Warring Sides Vie For 'Alternative' Grain Export Plans As Russia Escalates With Strikes On Danube Port

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by Tyler Durden
Monday, Jul 24, 2023 - 11:20 PM

UN secretary-general António Guterres on Monday pleaded for Russia to immediately return to the Black Sea grain deal in order to stave off a food crisis amid rising prices.

"With the termination of the Black Sea Initiative, the most vulnerable will pay the highest price," the UN chief said. "When food prices rise, everybody pays for it. This is especially devastating for vulnerable countries struggling to feed their people."

But President Putin has been saying the opposite—that Ukraine exports have been intentionally favoring European partners while hard-hit populations in Africa and the Middle East suffer most. He has asserted repeatedly that Moscow did not sign on to the Turkey/UN-mediated grain export initiative in order to unfairly benefit already wealthy and food-secure Western nations.

Via Reuters: Storage tanks damaged by a Russian drone strike are seen in a sea port, amid Russia's attack on Ukraine, in Odesa Region, July 24, 2023.

Guterres didn't address these arguments of Putin, instead he pressed for the Russian Federation to "return to the implementation of the Black Sea Initiative, in line with my latest proposal."

"I urge the global community to stand united for effective solutions in this essential effort," Guterres said. "I remain committed to facilitating the unimpeded access to global markets for food products and fertilizers from both Ukraine and the Russian Federation, and to deliver the food security that every person deserves."

The UN chief's plan being referenced is described as follows:

He proposed Russia extend it – with a daily limit of four ships traveling to Ukraine and four ships leaving – in return for connecting a subsidiary of Russia’s Agricultural Bank, Rosselkhozbank, to the SWIFT global payments system, which the EU cut off in June 2022.

Putin has also alleged that Ukraine has been hiding military cargo under the guise of exporting foodstuffs.

Because of this suspicion, Moscow days ago warned that foreign vessels seeking to enter Ukraine ports risk being treated as military targets. Ukraine then sought permission from Romania to use its territorial waters as an alternate route. Russia's military quickly responded on Monday.

"Russia for the first time on Monday attacked a port on the Danube River in Ukraine, close to the Romanian border, Ukrainian and Romanian officials said, destroying a grain hangar in an escalation of its efforts to cripple Kyiv’s agriculture and risking a more direct confrontation with the United States and its European allies," The New York Times detailed of the fresh attack.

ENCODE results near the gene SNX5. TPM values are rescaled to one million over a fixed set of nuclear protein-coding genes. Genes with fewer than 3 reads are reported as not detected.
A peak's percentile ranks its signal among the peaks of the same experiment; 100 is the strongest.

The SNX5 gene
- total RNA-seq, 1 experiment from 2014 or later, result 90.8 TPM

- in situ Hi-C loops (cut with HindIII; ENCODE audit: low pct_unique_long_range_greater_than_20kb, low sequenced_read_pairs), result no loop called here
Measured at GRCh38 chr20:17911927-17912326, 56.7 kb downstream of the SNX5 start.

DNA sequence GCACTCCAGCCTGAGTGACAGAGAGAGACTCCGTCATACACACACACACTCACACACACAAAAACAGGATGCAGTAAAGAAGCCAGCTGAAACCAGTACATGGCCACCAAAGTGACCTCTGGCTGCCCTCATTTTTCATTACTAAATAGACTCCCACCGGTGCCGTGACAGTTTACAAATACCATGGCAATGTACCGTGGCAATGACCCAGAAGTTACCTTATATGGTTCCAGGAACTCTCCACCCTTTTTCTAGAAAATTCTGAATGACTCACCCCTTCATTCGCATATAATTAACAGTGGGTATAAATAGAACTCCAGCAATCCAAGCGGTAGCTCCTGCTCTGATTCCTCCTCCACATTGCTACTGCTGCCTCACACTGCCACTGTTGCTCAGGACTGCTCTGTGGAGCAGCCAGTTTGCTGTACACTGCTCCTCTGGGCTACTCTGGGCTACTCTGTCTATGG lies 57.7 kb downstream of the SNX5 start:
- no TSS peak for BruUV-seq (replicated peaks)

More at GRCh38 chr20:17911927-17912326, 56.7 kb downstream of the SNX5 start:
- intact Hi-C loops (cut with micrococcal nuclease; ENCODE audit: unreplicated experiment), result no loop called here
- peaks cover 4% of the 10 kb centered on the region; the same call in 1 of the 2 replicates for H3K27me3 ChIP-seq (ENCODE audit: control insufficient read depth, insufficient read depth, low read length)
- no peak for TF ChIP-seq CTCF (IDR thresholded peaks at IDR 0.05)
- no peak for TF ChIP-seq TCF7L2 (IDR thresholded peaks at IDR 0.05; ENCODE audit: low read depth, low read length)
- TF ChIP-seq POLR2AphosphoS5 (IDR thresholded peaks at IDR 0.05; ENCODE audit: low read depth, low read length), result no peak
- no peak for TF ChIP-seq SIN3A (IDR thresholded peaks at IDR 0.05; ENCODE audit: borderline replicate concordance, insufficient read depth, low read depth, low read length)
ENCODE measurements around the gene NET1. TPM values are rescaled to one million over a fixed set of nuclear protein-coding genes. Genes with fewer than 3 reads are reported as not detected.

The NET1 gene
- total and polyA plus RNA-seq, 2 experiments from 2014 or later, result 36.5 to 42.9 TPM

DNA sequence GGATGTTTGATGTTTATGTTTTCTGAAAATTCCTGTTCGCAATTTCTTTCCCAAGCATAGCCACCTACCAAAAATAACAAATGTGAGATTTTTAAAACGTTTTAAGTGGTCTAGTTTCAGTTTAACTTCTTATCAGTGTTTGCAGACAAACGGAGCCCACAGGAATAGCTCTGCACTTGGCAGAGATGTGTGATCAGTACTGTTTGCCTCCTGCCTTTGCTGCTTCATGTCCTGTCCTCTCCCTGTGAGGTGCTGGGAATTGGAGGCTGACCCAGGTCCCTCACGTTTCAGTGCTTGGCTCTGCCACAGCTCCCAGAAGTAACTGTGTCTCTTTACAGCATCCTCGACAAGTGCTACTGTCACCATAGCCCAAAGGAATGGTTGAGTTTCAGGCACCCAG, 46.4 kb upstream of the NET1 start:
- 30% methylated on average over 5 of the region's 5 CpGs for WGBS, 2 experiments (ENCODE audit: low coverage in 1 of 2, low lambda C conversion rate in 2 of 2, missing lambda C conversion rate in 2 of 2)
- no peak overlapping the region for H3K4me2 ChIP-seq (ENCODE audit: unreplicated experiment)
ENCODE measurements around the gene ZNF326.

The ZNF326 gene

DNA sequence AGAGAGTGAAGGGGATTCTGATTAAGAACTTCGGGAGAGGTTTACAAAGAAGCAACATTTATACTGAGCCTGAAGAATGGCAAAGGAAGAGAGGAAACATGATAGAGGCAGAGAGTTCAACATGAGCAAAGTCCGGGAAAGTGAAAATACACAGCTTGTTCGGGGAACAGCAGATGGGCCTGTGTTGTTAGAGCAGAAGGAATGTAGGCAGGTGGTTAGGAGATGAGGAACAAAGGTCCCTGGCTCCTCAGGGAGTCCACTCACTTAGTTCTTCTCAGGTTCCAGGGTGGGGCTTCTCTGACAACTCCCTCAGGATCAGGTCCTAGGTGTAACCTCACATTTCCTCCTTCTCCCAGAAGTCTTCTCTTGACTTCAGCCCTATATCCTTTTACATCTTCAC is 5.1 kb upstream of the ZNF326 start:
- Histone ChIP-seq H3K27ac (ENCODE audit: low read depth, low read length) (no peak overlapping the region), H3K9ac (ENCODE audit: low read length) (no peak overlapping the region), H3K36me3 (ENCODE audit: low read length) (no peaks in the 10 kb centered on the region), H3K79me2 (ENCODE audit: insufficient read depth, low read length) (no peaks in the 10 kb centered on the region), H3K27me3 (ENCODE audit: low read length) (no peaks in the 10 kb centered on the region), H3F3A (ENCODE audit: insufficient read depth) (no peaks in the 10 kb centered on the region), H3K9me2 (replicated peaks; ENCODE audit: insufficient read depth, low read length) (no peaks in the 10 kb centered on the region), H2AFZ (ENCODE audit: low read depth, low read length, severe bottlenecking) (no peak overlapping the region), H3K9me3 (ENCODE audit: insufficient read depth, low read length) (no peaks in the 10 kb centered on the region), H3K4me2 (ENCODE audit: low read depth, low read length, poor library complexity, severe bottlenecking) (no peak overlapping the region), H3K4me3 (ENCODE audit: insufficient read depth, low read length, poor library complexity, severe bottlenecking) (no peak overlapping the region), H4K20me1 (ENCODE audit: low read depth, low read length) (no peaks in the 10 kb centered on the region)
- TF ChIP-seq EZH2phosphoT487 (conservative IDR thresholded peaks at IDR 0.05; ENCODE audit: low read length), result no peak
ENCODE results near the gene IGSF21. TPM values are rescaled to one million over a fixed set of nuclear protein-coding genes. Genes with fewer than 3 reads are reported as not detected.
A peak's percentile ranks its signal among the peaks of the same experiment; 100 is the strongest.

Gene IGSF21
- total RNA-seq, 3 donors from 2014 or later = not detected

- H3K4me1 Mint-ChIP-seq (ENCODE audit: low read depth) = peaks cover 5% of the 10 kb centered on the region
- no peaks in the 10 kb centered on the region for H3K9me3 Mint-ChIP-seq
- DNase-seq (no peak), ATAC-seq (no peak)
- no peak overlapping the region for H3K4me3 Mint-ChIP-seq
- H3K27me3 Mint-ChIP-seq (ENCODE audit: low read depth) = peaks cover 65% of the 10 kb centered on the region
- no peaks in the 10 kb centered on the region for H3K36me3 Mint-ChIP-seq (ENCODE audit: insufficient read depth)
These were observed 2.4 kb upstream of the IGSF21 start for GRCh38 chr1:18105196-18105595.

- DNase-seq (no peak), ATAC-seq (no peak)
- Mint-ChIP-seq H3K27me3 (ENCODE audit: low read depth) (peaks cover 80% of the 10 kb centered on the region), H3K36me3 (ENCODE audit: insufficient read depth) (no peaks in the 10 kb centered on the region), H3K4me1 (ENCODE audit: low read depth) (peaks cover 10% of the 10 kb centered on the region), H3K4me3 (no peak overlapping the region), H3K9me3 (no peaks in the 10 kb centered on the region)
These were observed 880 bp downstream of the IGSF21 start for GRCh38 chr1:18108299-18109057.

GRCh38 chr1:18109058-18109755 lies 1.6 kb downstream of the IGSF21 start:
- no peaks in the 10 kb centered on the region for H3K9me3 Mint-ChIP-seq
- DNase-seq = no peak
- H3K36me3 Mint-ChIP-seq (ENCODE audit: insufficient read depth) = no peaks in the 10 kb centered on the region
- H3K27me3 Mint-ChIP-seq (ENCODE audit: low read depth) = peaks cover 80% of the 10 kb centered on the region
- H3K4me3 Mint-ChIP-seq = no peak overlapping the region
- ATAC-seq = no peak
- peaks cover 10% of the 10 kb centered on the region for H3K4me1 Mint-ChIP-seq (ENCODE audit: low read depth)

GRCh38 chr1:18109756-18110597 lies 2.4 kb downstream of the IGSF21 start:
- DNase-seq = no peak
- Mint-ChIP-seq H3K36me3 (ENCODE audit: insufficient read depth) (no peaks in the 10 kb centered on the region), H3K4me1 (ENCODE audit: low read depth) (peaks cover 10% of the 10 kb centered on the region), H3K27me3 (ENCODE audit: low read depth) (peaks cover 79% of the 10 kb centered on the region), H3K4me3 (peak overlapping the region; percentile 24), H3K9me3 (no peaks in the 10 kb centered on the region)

"The assault on the port in the town of Reni, across the river from Romania, a NATO member, targeted Kyiv’s alternative export routes for grain to reach world markets, days after Russia terminated a deal that had enabled Ukraine to ship its grain across the Black Sea," the report noted.

And crucially, "The attack is one of the closest Moscow has come to hitting the military alliance’s territory since Russia’s full-scale invasion of Ukraine last year."

Location of the Russian strikes, just on the Ukraine-Romania border...

Meanwhile, both sides are floating contrasting 'alternatives' and replacements to the original Black Sea Grain Initiative, but without the participation of the other. At this point, none of these ideas have been formalized. FT reported days ago:

Russia is pushing a plan to supply grain to Africa and cut Ukraine out of the global market after Moscow’s withdrawal this week from a UN-backed deal, according to three people familiar with the matter. President Vladimir Putin has proposed a replacement initiative whereby Qatar would pay Moscow to ship Russian grain to Turkey, which would then distribute the crop to “countries in need”, the people said.

As for Kiev, it is hoping to establish a land corridor for the export of Ukrainian food products to the EU, according to a fresh statement by Zelensky. But there are two obvious issues based on the greater logistical complexity (and in a warzone): 1) No comparable infrastructure exists to ship the same large-scale amounts by road, and 2) the price of the same shipments will massively increase.

At the same time Russia is likely to escalate its attacks based on its rationale of 'suspected arms cargo' being hidden in the shipments. In this way immense pressure is being further brought to bear on Ukraine and its external backers (namely, what's looking like a full export blockade taking shape), also at a moment of the faltering counteroffensive. Is this the start of the end-game for Ukraine's defense efforts? Will catastrophe on top of catastrophe for Ukraine finally lead to some kind of negotiations in the near future?